A summary of the Court of Appeals Decision in Deutsche Bank v. Brock

Alex Mitchel, a third-year evening student at Maryland Carey Law, provided the following summary of the recent opinion from the Court of Appeals on Deutsche Bank v. Brock:

In Deutsche Bank v. Brock, the Maryland Court of Appeals unequivocally upheld a key procedural fixture of the secondary market for residential mortgages. In doing so, the Court distinguished the rule it announced in Anderson v. Burson two years earlier, a seemingly favorable decision for plaintiff-consumers at the time.

Both cases revolved around borrowers challenging the foreclosure rights of a subsequent possessor of their promissory notes. In Anderson, the Court held that the servicer seeking enforcement of the note had to first establish the chain of transfer that led to its possession because the note was unindorsed and the servicer was a transferee.

In Brock, however, the Court viewed the circumstances to be in “stark contrast.” Here, the note was not unindorsed; rather it was indorsed “in blank.” The Court reasoned that this key distinction transforms the servicer into a rightful holder of the note, rather than a mere nonholder in possession as was the case in Anderson.

To elaborate, the note at issue in Anderson did not include an allonge executed by a holder assigning the note, thereby making it “unindorsed.” Whereas in Brock, the note was indorsed “in blank” where it included a fully intact chain of signatures from holders of the note and where it ended with a signature box executed by the last prior holder that left blank the field indicating to whom the note would become payable. This type of indorsement is a routine practice used in the securitization of mortgages and it is expressly contemplated by the Commercial Law Article of the Maryland Code. Indeed, the Court created the following syllogism out of the Maryland Commercial Law Article in order to reach its holding:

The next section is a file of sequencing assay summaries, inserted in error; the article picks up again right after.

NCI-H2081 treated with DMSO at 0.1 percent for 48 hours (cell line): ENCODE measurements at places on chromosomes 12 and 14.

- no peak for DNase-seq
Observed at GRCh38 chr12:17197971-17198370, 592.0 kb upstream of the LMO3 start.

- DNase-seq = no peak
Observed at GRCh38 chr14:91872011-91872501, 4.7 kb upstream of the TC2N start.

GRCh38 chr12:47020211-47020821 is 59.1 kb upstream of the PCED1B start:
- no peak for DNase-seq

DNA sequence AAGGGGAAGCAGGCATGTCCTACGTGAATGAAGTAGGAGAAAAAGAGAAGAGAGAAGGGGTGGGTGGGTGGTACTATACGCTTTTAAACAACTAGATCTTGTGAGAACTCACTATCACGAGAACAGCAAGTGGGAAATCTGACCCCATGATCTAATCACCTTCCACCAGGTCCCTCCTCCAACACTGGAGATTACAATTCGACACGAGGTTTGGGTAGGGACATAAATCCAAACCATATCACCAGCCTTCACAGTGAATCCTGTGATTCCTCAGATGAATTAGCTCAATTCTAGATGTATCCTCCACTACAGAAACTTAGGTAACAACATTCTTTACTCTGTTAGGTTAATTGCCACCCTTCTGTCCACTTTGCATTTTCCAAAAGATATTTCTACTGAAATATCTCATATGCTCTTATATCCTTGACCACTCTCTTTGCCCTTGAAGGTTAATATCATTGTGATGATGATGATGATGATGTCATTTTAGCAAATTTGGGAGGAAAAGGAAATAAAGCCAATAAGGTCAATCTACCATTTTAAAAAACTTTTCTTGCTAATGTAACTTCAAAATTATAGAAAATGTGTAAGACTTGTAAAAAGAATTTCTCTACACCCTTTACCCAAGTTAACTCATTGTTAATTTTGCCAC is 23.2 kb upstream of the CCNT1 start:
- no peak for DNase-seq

“…[T]he person or entity obligated on a promissory note must pay the obligation to…a person entitled to enforce the instrument.”

“…[A] promissory note may be enforced by…inter alia…(i) the holder of the instrument….”

“In this context, a holder is ‘[t]he person in possession of a negotiable instrument that is payable either to bearer or to an identified person that is the person in possession.’”

AND, “A promise or order is payable to bearer if it…[inter alia]…(c) does not state a payee; or, (d) otherwise indicates that it is not payable to an identified person.”

In this case, Brock was obligated by her promissory note to pay the person entitled to enforce the instrument. The servicer was in physical possession of the note and the note did not state a payee, which means that the note was payable to, and enforceable by, the servicer as the bearer and official holder of the note. The Court synthesized this syllogism as follows: “Thus, the person in possession of a note, either specially endorsed to that person or endorsed in blank, is a holder entitled generally to enforce that note.”

So, is any of this of meaningful import beyond the circumstances of the present case? The business practice of bundling and securitizing residential mortgages, that is, indorsements made in blank, is recognized as valid and as imputing servicers with foreclosure rights. In this way, the Court’s ruling might be to the chagrin of those who call for increased restriction and accountability for the secondary mortgage market. The industry line, of course, is that transferability and alienability of loans is essential to keeping loan pricing down for consumers. That certainly has an inherent logic to it, even if the empirical data to support such a claim may be scarce. Perhaps of more central concern to the Court on these matters is that the selling of a borrower’s loan does not impact them adversely. The terms of Brock’s loan were not changed, and she knew to whom she was supposed to pay her obligation – she was simply unable to do so.


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